The love for precious jewellery under the Mughals is accounted by Sir Thomas Roe in his memoirs. He describes the jewels worn by the emperor Jahangir while on one of his campaigns: "On his head he wore a rich turban with a plume of heron tops not many, but long, on the side hung a ruby unset, as big as a walnut, on the other side a super-sized diamond and in the middle a gigantic emerald. His sash was wreathed out with a strand of a great pearls, rubies and drilled diamonds. His hands bare, but almost on every finger a ring".
So what ignited this never-ending love for precious jewels? It all began in Bikaner, in the state of Rajasthan. The Mughal royalty often formed alliances with the Rajput rulers and married Rajput princesses. As a result, the Mughal jewellery was further influenced by the Rajputs and thus evolved a new synthesis of Rajput quaint craftsmanship and Mughal delicate artistry. The Rajput women wore as many as 12 pieces of adornment, starting from the bola (hair pins) to anklets. Nose rings, armlets, turban plume, ear flower, waist belts were other important jewels. Entrenched deeply in dated craftsmanship and styles, Mughal jewellery was characterised by enamelling, gemstone encrustation and use of important precious stones that were often carved with royal insignia. All of the techniques demanded laser-focused precision paired with boldness in execution.
Mughal-esque jewellery usually involved a dazzling range of techniques and terms, which are carried through to the present day. Here are some precious translation of the prime ones:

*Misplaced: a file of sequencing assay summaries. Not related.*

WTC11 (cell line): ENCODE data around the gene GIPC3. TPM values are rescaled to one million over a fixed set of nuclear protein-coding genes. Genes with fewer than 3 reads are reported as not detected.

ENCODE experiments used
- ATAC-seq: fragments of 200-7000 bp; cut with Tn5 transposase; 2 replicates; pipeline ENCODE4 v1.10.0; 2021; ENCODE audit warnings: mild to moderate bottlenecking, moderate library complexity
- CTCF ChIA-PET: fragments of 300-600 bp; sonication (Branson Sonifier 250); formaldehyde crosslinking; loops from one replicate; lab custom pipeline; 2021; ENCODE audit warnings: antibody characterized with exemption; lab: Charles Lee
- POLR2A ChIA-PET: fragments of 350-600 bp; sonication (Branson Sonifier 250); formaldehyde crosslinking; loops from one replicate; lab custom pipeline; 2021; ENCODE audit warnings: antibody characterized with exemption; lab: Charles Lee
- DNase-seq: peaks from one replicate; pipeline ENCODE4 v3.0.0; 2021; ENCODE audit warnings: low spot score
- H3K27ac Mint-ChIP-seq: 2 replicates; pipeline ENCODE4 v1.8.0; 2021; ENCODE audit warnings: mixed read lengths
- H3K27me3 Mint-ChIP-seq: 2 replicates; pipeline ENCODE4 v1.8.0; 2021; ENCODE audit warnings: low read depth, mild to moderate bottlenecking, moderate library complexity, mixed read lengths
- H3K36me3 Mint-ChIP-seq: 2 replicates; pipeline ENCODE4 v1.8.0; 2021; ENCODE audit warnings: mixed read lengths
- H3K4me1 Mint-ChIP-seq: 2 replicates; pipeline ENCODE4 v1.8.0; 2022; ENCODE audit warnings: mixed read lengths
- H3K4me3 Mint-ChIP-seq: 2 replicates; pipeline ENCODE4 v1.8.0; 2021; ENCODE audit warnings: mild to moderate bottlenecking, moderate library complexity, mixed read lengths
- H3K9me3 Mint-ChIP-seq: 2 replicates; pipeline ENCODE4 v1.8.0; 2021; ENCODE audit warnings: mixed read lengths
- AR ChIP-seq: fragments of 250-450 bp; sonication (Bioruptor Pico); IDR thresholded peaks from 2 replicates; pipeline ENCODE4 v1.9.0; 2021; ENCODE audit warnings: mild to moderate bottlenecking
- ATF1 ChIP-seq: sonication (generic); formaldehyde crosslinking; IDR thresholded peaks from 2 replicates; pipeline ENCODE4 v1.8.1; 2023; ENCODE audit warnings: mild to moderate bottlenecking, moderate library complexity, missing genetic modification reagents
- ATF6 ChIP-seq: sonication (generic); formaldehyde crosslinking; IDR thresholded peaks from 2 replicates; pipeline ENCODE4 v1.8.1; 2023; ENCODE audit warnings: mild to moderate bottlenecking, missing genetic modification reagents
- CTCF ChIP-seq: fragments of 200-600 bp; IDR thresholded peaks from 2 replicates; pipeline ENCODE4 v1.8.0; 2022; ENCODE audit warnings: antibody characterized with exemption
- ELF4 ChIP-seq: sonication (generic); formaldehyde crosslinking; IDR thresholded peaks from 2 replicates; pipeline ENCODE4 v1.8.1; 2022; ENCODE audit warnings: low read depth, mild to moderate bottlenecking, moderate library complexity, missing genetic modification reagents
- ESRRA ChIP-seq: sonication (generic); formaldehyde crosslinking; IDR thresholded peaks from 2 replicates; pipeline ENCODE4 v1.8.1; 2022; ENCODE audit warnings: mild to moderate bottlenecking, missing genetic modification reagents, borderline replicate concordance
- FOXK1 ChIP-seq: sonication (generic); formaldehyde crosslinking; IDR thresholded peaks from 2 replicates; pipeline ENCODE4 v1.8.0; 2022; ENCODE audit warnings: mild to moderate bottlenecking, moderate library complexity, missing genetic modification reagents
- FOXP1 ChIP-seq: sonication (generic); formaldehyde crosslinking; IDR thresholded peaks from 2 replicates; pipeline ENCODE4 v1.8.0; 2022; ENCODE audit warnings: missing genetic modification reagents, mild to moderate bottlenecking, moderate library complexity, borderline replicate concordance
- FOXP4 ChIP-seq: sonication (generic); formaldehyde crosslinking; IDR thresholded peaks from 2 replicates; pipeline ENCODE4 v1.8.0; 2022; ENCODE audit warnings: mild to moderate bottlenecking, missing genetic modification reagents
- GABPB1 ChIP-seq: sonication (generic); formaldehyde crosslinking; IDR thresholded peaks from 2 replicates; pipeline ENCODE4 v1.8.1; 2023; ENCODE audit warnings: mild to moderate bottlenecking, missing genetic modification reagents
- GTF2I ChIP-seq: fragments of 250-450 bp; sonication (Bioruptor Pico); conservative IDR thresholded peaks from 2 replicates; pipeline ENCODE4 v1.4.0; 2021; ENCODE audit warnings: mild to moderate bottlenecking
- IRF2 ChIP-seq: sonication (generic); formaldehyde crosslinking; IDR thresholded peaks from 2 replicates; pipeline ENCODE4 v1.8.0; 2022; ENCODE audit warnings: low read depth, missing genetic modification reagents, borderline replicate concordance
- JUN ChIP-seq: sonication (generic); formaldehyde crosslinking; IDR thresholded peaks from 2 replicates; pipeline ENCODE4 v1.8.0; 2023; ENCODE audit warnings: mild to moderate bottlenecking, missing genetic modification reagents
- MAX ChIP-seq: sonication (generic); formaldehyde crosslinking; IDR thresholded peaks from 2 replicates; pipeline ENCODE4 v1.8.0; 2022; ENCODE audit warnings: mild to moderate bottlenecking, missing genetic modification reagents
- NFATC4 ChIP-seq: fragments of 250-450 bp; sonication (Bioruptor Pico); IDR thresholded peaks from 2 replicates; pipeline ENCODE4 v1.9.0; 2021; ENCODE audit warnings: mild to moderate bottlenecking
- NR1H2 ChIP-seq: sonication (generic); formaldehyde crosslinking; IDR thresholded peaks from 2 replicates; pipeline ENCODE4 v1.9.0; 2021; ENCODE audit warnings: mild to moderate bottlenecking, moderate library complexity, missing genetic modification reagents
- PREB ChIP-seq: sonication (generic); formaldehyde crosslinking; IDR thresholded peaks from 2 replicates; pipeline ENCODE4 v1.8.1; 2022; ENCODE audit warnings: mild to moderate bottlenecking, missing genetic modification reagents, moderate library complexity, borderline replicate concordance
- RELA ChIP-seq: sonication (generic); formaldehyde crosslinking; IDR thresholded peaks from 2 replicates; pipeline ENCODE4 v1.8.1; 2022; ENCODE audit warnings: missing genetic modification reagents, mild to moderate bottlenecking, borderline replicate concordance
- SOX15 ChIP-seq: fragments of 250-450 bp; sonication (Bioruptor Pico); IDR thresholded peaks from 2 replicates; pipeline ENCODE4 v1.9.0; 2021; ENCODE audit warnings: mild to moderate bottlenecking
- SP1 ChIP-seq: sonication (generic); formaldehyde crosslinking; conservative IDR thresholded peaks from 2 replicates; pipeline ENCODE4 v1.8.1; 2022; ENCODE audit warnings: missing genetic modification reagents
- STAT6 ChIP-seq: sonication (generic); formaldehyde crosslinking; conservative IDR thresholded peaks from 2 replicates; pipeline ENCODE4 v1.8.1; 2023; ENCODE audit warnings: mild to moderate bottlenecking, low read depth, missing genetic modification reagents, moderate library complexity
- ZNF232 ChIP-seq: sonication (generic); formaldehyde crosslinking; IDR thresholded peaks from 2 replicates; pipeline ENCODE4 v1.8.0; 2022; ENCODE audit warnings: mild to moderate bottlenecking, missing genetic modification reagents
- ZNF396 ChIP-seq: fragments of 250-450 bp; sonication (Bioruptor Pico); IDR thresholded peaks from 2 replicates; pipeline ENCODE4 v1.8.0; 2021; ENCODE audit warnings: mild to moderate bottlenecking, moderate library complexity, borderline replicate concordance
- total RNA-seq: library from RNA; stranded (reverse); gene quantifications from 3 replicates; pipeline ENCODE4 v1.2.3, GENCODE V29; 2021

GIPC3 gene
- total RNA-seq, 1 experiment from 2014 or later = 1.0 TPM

Jadau jewellery, also known as engraved or imprinted jewellery involves precious and semi -precious stones and beads being embedded in gold. First gold is slightly melted and when it becomes pliable, the stones are set on it with great care. After that, it is allowed to cool down in order for the gems to get fixed on it without any adhesive or carvings. Uncut diamonds called polki or vilandi are used as the central stone in these pieces. They generally have a flat, table-cut facet and are often found with a foil base that is applied to enhance the appearance by creating a polished metal surface.
Another major component is Meenakari or ‘champleve’ enamel. It is a superior form of artwork which involves producing stunning patterns by using enamel on the surface of metal. Special colours are mixed and applied with various tools in the engraved pattern. In order to set the colours, the piece is heated/fired. The process is repeated as many times as the number of colours used. This technique could be traced back during the Sultanate period when glazed tile decoration was heavily in vogue. Artisans and craftsmen who were a part of the inner coterie of the royal household, so much so that they travelled along with the emperor to several countries to allow them to capture the essence of the flora and fauna.
Kundan is another ancient technique where the setting of stones is done at room temperature. Gold is heated several times and beaten until it evolves into a thin foil, called kundan. This foil is then heated, delicately melted and hammered around the stone to create a pure gold setting. The stones though are very often of white sapphire or glass, not diamonds.
Another key feature of Moghul jewellery was the art of engraving which was applied to gemstones like emeralds, jade and deep red spinels. Although the inscriptions on these gems usually commemorated royal ownership, sometimes they were done for devotional characters. Unfortunately, old gems were often re-carved and the inscriptions did not survive until present days. However, this art has been making a major comeback by many Indian brands in various adaptations off late.
Text by: Ridhii Asrani